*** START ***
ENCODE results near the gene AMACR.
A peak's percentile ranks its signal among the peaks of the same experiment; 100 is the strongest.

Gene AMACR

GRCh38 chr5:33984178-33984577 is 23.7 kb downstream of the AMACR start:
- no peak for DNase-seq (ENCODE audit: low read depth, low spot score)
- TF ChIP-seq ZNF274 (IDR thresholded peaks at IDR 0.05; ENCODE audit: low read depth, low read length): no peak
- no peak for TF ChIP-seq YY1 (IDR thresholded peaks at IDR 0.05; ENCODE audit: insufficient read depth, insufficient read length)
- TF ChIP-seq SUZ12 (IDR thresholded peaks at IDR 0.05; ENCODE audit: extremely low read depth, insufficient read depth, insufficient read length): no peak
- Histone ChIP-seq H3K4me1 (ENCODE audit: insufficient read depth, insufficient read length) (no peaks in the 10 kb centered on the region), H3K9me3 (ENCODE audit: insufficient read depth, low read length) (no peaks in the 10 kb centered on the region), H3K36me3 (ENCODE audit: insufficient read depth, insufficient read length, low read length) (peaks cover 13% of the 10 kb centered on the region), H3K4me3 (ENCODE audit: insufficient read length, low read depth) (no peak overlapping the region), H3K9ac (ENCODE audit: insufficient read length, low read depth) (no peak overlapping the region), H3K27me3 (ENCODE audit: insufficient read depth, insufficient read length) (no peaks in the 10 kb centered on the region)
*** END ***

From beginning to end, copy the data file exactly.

ENCODE results near the gene AMACR.
A peak's percentile ranks its signal among the peaks of the same experiment; 100 is the strongest.

Gene AMACR

GRCh38 chr5:33984178-33984577 is 23.7 kb downstream of the AMACR start:
- no peak for DNase-seq (ENCODE audit: low read depth, low spot score)
- TF ChIP-seq ZNF274 (IDR thresholded peaks at IDR 0.05; ENCODE audit: low read depth, low read length): no peak
- no peak for TF ChIP-seq YY1 (IDR thresholded peaks at IDR 0.05; ENCODE audit: insufficient read depth, insufficient read length)
- TF ChIP-seq SUZ12 (IDR thresholded peaks at IDR 0.05; ENCODE audit: extremely low read depth, insufficient read depth, insufficient read length): no peak
- Histone ChIP-seq H3K4me1 (ENCODE audit: insufficient read depth, insufficient read length) (no peaks in the 10 kb centered on the region), H3K9me3 (ENCODE audit: insufficient read depth, low read length) (no peaks in the 10 kb centered on the region), H3K36me3 (ENCODE audit: insufficient read depth, insufficient read length, low read length) (peaks cover 13% of the 10 kb centered on the region), H3K4me3 (ENCODE audit: insufficient read length, low read depth) (no peak overlapping the region), H3K9ac (ENCODE audit: insufficient read length, low read depth) (no peak overlapping the region), H3K27me3 (ENCODE audit: insufficient read depth, insufficient read length) (no peaks in the 10 kb centered on the region)